A focus or discussion group can be a great way of engaging with a small group of people to get feedback on a very specific topic. For example, if you’re developing an information pack for people who have depression, it might be a good idea to hold a series of focus groups in different geographical areas, and across a range of communities.
Focus groups are very helpful in developing ideas, because the group can explore and reflect on things together.
Things to consider:
- What skills and experience does the facilitator have? Do they need to access any training?
- How will they manage the group dynamics? The group agreement template can help with this.
- How can you/the facilitator make sure the group stays focused on the topic? A facilitation plan can be helpful here.
- Think about what you want to explore or understand, the defining and refining tool can help you with this. Use the facilitation plan to help you structure when and how you will ask each question.
- Use a variety of activities to make answering them engaging and enjoyable. It can be helpful to write yourself prompts and include any probing / sub questions so you don’t forget them. Think about Why, What, How type open questions to explore peoples answers in more depth.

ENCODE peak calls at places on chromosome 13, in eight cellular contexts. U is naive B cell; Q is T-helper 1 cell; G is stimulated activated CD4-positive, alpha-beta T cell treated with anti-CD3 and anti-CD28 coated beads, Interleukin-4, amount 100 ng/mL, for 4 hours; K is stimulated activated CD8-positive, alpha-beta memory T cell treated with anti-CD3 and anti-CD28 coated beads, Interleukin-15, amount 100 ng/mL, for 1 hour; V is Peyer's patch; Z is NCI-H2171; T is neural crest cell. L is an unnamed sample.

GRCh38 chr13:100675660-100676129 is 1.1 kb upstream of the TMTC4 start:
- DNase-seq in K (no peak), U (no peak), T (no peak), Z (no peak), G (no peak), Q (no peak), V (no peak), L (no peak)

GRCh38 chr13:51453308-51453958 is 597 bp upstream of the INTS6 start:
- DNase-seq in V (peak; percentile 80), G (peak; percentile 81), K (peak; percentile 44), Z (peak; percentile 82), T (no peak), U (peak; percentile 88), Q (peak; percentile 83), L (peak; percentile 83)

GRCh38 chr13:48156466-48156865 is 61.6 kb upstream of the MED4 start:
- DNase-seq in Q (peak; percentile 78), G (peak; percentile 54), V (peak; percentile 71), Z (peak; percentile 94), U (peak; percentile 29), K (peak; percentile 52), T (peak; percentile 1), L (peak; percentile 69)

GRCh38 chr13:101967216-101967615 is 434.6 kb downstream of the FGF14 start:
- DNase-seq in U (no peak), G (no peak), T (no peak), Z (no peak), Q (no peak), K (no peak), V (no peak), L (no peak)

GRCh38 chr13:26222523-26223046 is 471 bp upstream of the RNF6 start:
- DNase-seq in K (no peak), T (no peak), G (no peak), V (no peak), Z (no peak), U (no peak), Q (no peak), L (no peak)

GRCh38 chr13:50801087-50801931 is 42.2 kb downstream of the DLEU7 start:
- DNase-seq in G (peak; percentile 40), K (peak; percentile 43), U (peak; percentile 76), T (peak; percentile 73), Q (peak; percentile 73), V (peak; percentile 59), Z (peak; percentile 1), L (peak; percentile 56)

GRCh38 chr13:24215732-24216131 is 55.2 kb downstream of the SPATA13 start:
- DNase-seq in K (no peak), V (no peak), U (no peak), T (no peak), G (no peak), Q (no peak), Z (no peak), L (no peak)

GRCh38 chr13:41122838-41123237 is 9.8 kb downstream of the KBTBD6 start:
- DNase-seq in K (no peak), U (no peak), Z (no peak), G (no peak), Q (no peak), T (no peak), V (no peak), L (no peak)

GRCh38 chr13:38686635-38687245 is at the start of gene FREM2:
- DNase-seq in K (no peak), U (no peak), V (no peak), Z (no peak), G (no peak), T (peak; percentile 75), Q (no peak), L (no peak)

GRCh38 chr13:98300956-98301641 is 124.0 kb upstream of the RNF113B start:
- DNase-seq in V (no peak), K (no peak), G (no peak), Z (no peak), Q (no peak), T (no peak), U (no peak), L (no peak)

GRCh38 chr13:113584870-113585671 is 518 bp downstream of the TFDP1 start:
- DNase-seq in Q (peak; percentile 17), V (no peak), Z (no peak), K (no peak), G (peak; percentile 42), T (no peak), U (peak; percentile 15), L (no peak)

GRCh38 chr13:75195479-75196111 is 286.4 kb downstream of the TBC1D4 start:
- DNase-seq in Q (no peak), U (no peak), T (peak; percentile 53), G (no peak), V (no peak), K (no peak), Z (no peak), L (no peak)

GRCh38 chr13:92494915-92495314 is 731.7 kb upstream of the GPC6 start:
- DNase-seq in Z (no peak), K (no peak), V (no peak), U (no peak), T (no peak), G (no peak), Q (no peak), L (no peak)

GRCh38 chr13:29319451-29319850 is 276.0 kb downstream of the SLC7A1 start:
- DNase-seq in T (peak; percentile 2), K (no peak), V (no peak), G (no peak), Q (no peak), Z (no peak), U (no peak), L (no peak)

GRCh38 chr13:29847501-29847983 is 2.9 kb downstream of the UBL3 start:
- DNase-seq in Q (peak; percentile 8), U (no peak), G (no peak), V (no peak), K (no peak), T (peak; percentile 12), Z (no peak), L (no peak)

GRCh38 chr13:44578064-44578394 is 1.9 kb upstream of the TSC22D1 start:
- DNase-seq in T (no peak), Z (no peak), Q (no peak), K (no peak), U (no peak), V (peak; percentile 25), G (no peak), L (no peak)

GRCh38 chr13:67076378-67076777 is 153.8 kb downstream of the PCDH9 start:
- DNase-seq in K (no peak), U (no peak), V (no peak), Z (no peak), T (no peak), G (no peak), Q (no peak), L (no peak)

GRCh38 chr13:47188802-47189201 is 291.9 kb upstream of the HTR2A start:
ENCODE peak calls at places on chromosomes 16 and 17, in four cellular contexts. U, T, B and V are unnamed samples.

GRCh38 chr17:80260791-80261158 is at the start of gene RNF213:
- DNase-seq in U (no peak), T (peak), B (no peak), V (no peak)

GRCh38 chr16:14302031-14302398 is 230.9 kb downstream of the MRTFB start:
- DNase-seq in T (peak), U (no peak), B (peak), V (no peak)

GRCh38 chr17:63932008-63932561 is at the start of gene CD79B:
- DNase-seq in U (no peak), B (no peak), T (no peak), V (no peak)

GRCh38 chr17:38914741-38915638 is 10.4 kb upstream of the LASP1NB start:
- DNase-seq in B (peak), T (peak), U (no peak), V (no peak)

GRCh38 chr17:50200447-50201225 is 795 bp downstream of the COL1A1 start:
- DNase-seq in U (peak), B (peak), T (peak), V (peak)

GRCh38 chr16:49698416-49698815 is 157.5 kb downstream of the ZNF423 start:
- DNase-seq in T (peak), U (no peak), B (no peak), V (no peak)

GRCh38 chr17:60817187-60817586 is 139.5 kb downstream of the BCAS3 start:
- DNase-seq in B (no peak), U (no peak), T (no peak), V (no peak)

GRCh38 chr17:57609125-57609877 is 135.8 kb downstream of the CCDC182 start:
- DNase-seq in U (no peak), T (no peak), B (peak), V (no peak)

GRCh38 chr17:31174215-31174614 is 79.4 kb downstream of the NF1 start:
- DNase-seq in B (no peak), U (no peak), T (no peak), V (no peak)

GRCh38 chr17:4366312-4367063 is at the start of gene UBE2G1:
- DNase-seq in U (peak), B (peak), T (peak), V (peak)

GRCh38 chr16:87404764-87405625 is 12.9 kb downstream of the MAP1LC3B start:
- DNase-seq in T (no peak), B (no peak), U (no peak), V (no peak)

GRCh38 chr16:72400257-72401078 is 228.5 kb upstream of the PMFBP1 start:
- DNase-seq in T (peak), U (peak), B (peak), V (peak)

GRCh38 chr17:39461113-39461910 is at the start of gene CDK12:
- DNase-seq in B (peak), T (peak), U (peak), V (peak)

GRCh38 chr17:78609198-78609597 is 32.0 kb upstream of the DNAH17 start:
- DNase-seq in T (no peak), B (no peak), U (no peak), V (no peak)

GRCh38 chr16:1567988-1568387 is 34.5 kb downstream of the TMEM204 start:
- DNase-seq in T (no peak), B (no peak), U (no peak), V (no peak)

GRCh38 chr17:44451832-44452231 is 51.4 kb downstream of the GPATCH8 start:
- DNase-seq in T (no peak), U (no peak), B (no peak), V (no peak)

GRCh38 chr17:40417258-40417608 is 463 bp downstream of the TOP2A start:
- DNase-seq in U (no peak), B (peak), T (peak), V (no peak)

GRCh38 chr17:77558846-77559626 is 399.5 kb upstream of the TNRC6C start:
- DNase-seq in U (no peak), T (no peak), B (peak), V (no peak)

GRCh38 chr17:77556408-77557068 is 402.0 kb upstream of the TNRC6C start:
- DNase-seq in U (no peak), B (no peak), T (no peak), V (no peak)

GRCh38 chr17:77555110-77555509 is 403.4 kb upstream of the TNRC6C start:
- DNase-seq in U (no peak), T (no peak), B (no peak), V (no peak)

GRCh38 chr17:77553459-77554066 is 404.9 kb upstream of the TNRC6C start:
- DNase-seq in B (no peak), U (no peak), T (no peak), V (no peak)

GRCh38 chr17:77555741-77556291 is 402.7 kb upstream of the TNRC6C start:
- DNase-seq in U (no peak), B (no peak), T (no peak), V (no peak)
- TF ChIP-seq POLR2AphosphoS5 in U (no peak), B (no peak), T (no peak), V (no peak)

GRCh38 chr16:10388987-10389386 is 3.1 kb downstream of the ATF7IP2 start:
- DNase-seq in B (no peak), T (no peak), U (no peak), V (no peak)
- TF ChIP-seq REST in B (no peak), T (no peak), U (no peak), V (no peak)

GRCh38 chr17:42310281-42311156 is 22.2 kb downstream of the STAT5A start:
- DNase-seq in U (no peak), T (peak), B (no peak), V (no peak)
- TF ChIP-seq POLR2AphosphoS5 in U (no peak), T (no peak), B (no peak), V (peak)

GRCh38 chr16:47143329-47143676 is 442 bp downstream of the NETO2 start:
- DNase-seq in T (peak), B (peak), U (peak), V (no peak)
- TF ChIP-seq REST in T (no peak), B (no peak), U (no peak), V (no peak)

- How many participants will you require to elicit the response you need? Focus groups tend to work best with between six and 10 participants, this means that you may need to run multiple groups in different locations.
- Think about how you will feedback the results and what you will do as a result of this. The You said…We did tool in this toolkit is a simple way of doing this and can be shared in a digital format or in hard copies. This isn’t the only way however, you may want to create charts or an infographic to visually represent what you learnt.
| This tool helps ensure your activity/event runs as smooth as possible. From how you present questions to participants and to identifying what resources you will need.